Asian institutions raising regional home bias

Peter Ryan-Kane finds institutional investors taking concrete steps to boost yield and reduce volatility, while becoming less herd-like and more focused on portfolio construction.
Asian institutions raising regional home bias

Home bias is increasing among Asian institutional investors – but the definition of “home” is broadening to include neighbouring countries, says Peter Ryan-Kane, head of portfolio advisory services in Asia-Pacific at Towers Watson.

Speaking at an AsianInvestor event in Singapore, Ryan-Kane says investors from the region have not been passive in the face of economic and financial turmoil. They are shifting weightings towards their home markets, where they can find better returns in equities and debt.

But in many cases, the local capital market is too small for large institutions’ portfolios. So they are broadening their concept of “home” to include sub-regions (North Asia, Southeast Asia), or Asia ex-Japan, or even Asia-Pacific (including Japan and/or Australia).

Other responses by investors have been to increase their exposure to alternative investments, broadly speaking. When it comes to manager selection, institutions are becoming less herd-like and more focused on choosing external managers that suit their particular needs. They are putting more work into the decision over insourcing and outsourcing.

To sum it up, Ryan-Kane says investors are shifting their activities away from “strategy” and more to “portfolio construction”. If these trends have a common thread, it is pragmatism and professionalism.

There is a way to go. Ryan-Kane gave some anonymous examples of investor RFPs to consultants. The list of desires was so long, so contradictory and so unrealistic that it demonstrates some institutions aren’t serious.

But these are becoming exceptions when they used to be the rule – and that is because these institutions are coming to realise that investing is difficult and won’t get easier. Local bond-market yields have become too low to meet most liabilities and allocating abroad has proven risky. There are no places to hide.

Some of the problems that consultants hear these days include: where to find yield when rich-country central banks are keeping interest rates at zero? This is forcing investors to seek returns in risk assets. Investors have to learn to swim in riskier waters.

Another concern: strategic asset allocation – “set and forget” – isn’t enough. But to deploy tactical asset allocations or dynamic short-term strategies requires investors to compete with hedge funds, private equity and other players, and subjects them to lots of market noise.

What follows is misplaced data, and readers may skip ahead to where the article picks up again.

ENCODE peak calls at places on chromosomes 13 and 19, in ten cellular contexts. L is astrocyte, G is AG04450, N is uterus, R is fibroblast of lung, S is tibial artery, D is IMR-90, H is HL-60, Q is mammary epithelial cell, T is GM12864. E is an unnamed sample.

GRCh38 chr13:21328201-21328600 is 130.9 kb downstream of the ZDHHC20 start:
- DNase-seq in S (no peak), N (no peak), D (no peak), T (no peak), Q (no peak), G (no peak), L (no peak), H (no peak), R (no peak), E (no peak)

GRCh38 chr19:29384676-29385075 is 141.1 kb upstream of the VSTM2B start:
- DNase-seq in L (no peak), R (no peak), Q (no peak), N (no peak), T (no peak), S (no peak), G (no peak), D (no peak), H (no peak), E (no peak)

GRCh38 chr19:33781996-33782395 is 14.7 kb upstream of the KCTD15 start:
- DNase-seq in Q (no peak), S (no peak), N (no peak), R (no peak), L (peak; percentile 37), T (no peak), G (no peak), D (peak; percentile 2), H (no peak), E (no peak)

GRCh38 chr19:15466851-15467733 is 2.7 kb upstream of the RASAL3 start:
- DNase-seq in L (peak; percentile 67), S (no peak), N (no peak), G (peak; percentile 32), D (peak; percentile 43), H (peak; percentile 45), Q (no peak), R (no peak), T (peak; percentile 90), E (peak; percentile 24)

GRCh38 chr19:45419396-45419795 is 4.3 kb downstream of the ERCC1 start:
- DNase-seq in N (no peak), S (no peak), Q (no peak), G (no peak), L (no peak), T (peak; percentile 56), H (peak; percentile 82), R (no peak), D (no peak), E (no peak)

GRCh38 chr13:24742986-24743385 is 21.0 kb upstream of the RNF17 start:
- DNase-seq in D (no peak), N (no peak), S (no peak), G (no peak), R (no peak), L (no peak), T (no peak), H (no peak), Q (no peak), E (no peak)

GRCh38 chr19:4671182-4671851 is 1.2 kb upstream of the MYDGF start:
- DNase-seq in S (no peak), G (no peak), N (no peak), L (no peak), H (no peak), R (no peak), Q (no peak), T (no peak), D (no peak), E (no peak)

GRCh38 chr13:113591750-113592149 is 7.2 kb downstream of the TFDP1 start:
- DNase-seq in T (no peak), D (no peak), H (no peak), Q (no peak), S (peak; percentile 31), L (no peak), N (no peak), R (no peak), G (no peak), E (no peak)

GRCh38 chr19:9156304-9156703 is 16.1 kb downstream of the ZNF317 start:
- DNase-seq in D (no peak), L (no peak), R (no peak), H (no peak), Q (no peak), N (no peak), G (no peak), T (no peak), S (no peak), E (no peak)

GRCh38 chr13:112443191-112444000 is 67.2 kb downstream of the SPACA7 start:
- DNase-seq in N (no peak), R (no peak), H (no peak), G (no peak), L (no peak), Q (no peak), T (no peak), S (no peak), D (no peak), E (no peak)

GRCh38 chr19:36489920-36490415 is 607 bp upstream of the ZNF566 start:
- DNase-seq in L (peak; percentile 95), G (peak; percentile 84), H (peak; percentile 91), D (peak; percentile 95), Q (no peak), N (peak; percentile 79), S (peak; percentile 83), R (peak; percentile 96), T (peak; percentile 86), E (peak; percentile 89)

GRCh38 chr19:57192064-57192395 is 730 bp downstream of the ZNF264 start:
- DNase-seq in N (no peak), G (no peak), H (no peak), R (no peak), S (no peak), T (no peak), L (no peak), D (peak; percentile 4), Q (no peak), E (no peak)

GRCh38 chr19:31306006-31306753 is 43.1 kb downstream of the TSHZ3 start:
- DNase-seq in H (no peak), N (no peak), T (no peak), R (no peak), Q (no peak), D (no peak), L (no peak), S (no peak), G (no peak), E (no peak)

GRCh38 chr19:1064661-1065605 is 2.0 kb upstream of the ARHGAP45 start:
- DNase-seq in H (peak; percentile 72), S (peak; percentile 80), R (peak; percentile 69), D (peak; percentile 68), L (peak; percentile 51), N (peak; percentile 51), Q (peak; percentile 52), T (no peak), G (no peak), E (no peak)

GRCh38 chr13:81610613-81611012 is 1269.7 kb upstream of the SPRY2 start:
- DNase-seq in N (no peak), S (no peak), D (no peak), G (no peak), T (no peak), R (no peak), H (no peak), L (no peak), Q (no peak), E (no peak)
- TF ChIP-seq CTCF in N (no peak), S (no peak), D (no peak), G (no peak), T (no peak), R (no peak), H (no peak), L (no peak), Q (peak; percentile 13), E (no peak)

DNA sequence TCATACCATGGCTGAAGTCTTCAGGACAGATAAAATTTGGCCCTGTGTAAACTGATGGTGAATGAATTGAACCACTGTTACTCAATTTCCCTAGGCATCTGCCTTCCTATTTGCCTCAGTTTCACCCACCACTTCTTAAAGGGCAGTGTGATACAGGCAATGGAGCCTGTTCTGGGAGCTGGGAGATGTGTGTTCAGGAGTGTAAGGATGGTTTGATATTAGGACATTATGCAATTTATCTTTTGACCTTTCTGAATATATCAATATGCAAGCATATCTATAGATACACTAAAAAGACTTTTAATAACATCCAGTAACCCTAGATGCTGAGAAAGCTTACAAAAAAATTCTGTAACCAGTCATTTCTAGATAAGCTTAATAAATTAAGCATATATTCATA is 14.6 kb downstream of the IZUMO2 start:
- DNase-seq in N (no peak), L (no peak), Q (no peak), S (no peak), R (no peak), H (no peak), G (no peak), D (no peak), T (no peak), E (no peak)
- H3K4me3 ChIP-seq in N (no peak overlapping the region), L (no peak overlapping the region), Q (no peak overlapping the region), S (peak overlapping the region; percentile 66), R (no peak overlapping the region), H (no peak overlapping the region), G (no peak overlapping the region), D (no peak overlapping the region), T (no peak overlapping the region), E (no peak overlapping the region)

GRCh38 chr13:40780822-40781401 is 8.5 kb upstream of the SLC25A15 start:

Alternative investments provide attractive features, but they are labour-intensive and the work involved has been underestimated; some investors are responding by returning to funds-of-funds or commingled models.

While the focus is more on short-term tilts, the long-term horizon threatens liability-driven investors with inflation. Although inflation remains subdued in the beleaguered rich countries, it has returned to Asian markets.

Finally, Ryan-Kane says investors are increasingly giving up on the idea of capital gains. They are settling for steady income. This is good news for contrarians who believe now is a good time to get into equities.

Those are the problems. Ryan-Kane says investors in Asia have taken a number of steps to mitigate them.

In fixed income, investors are moving away from the Barclays Global Aggregate index to customised indices with caps on weightings or broader country universes, mainly to increase their weightings to emerging markets; they are increasingly accepting corporate bonds (although some this year have begun to exclude emerging-market debt and high-yield bonds because these are considered overpriced); and some are excluding European credit; some are excluding mortgages and covered bonds, which are seen as the expression of a US ponzi scheme in housing finance.

In equities, some investors are returning to broad, global mandates while others are overweighting Asia; a few are experimenting with long-term, unconstrained mandates; and they are increasing home bias but redefining it along regional or sub-regional lines.

Finally, in alternative investments, institutions are more active, but in such a variety of ways that Ryan-Kane can’t identify particular trends. “It’s all over the map,” he says. If there is a commonality, it is that the sector is being taken much more seriously and will become a greater portion of investor allocations.

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